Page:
References

Weakly DR, Juhlin EA. Lymphangiectases and lymphangiomata. Arch Dermatol 1961; 84:574.
Fisher I, Orkin M. Acquired lymphangioma (lymphangiectasis) report of a case. Arch Dermatol 1970; 101:230. [PUBMED]
Zufall R. Lymphangiectasis of penis. Urology 19: 53, 1982; 19:53.
Heuvel NVD, Stolz E, Notowicz A. Lymphangiectasias of the vulva in a patient with lymph node tuberculosis. Int J Dermatol 1979; 18:65-66.
Leonardo MD, Jacoby PA. Acquired cutaneous lymphangiectasis secondary to scarring from scrofuloderma. J Am Acad Dermatol 1986;14: 688-689.
Lever WF, Schaunburg Lever G. Histopathology of the Skin, Ed 6.Philadelphia 1983, JB Lippincott Co. PP. 631-633.

Article

http://www.ijdvl.com/article.asp?issn=0 ... last=Riyaz

----------------

Lymphedema People

http://www.lymphedemapeople.com

See Also:

All About Lymphangiectasia

Support group for parents, patients, children who suffer from all forms of lymphangiectasia. This condition is caused by dilation of the lymphatics. It can affect the intestinal tract, lungs and other critical body areas.

Subscribe: allaboutlymphangiectasia-subscribe@yahoogroups.com

http://health.groups.yahoo.com/group/al ... giectasia/
User avatar
patoco
Site Admin
 
Posts: 2175
Joined: Thu Jun 08, 2006 9:07 pm

Re: Cutaneous Lymphangiectasia Secondary To Lymph Node Tuber

Postby patoco » Sun Apr 15, 2012 7:48 am

Cutaneous lymphangiectasia associated with photoageing and topical corticosteroid application.

Apr 2009

Back SJ, Kim YJ, Choi DK, Lee Y, Seo YJ, Park JK, Lee JH.

Source

Department of Dermatology, College of Medicine, Chungnam National University, Daejon, Korea.

Abstract

We report the case of a 69-year-old man with a history of multiple erythematous bullae on both forearms, which had been present for about 1 month. The lesions appeared after several years of topical corticosteroid application and photoageing. A biopsy revealed lymphangiectasia with solar elastosis and increase in the ratio of elastic to collagen fibres in the dermis. We suggest that this patient's lymphangiectasia resulted from abnormal structure and function of the dermis due to photoageing and steroid-related atrophy.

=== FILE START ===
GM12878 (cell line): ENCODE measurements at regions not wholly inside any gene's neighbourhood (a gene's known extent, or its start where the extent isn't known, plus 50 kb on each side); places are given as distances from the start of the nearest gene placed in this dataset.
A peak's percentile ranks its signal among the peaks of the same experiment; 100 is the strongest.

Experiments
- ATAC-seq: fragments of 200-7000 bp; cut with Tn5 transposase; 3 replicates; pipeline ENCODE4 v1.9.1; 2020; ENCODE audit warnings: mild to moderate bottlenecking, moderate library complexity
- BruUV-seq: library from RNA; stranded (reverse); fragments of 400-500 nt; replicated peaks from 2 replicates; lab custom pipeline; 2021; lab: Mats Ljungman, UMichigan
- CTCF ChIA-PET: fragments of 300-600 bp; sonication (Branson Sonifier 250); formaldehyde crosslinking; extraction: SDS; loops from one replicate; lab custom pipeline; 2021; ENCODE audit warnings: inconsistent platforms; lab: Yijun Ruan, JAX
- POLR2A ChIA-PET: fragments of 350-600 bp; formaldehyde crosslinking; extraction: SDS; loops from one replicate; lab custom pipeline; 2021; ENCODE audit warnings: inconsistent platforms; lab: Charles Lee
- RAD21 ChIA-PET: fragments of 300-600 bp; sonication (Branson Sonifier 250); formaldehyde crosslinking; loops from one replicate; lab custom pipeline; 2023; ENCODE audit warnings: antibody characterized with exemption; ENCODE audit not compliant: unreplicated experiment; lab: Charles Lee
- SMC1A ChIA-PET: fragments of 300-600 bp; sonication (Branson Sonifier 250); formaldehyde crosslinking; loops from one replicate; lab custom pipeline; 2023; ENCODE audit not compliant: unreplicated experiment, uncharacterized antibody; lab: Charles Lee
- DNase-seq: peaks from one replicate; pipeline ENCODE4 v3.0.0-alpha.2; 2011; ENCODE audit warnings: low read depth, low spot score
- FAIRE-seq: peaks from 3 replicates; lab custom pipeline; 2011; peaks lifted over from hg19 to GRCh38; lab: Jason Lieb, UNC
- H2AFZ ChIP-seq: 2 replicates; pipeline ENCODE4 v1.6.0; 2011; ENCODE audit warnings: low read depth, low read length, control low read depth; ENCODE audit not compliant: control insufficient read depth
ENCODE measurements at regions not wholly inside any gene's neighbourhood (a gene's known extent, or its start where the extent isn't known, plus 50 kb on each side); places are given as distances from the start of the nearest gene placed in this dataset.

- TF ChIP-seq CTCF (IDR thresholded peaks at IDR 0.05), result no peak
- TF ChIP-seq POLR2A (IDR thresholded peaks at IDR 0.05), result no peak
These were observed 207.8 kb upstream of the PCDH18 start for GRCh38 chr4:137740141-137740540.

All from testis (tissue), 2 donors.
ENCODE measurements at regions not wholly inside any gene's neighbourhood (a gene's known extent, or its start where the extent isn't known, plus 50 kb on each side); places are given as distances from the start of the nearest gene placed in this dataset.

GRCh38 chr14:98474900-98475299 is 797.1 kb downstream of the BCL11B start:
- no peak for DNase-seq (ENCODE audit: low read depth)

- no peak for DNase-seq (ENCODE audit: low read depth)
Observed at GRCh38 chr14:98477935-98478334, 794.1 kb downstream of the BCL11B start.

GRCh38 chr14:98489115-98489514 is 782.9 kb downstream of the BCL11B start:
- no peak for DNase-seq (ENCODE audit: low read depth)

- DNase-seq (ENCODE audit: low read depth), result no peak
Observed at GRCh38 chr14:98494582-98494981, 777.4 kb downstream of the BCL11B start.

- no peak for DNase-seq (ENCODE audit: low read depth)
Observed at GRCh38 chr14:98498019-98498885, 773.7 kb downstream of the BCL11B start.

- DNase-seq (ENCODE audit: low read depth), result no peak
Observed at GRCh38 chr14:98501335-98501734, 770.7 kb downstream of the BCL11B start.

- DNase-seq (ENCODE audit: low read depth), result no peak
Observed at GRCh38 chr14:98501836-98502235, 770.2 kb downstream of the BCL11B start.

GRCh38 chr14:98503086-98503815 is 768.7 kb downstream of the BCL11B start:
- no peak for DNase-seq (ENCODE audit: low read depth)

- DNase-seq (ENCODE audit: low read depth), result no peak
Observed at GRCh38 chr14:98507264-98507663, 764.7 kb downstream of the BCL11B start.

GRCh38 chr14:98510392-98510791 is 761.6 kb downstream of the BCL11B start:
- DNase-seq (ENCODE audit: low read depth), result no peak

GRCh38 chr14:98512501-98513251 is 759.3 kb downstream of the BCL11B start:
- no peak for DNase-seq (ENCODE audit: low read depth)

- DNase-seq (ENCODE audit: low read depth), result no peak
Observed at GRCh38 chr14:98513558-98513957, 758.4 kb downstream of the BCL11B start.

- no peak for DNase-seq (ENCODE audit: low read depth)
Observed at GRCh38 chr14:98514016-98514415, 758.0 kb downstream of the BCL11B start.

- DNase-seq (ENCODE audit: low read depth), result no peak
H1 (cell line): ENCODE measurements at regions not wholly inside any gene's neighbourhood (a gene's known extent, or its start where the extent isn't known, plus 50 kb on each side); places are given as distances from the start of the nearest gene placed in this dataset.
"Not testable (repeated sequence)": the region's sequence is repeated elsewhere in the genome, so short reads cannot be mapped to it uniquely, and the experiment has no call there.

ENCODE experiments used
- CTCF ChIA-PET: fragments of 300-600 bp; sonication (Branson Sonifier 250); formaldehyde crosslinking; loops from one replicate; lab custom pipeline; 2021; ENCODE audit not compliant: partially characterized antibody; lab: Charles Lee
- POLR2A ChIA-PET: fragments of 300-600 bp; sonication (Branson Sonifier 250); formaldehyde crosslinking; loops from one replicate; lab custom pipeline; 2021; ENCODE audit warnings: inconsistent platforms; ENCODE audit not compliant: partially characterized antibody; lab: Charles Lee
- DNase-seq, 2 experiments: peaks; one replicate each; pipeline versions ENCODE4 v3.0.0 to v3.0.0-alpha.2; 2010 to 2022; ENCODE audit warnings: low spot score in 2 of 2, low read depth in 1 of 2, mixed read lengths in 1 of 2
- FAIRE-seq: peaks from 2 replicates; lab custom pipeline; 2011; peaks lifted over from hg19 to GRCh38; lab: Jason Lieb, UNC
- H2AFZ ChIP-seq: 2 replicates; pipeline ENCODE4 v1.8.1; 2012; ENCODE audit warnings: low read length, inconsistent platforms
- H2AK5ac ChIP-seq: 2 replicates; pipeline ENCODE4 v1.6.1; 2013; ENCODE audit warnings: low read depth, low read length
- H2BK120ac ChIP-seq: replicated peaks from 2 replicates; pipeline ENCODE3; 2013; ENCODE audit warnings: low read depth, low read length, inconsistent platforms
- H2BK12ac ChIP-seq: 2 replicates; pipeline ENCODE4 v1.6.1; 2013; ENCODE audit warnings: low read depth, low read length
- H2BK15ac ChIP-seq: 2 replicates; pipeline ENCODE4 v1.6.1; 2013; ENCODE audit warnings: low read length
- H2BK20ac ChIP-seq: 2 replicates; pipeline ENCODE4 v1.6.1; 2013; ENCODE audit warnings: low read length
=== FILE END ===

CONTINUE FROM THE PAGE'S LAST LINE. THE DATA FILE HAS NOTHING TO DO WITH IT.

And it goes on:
Wiley Online Library
http://onlinelibrary.wiley.com/doi/10.1 ... EF3.d03t02

Acquired cutaneous lymphangiectasia with mesothelial cells reflux in a patient with cirrhotic ascites.
Apr 2008

Tomasini C, Butera AC, Pippione M.

Source

Section of Dermatology, II Clinic, Department of Medical Sciences and Human Oncology, University of Turin, Turin, Italy. ctomasini@molinette.piemonte.it

Abstract

A previously undescribed case of acquired cutaneous lymphangiectasias on the abdomen in a patient with cirrhotic ascites where peritoneal mesothelial cells refluxed in the skin is discussed. A 56-year-old man previously submitted to liver transplantation presented with vesiculobullous lesions on the developed as his cirrhotic ascites progressed. Histology showed dilated lymphatic channels in the upper dermis lined by a single, discontinuous layer of flattened, monomorphous endothelial cells with endoluminal papillary projections. In the deep reticular dermis, we observed irregular thin- often jagged-walled vascular channels lined by a single layer of bland endothelial cells, dissecting the collagen bundles. Vessels in the lumen were medium to large bizarre-shaped polygonal cells with abundant eosinophilic cytoplasm and hyperchromatic and irregular nuclei, arranged in small clusters or as solitary units, focally in close contact with the endothelial lining or free floating within vessel cavities. Immunohistochemistry indicated atypical intraluminal cells to be positive for calretinin, a specific marker for mesothelial cells. Pathophysiologic mechanisms and problems of differential diagnosis of this unique clinicopathologic entity are discussed.

http://journals.lww.com/amjdermatopatho ... e=abstract
User avatar
patoco
Site Admin
 
Posts: 2175
Joined: Thu Jun 08, 2006 9:07 pm


Return to Lymphangiectasia

Who is online

Users browsing this forum: No registered users and 1 guest


cron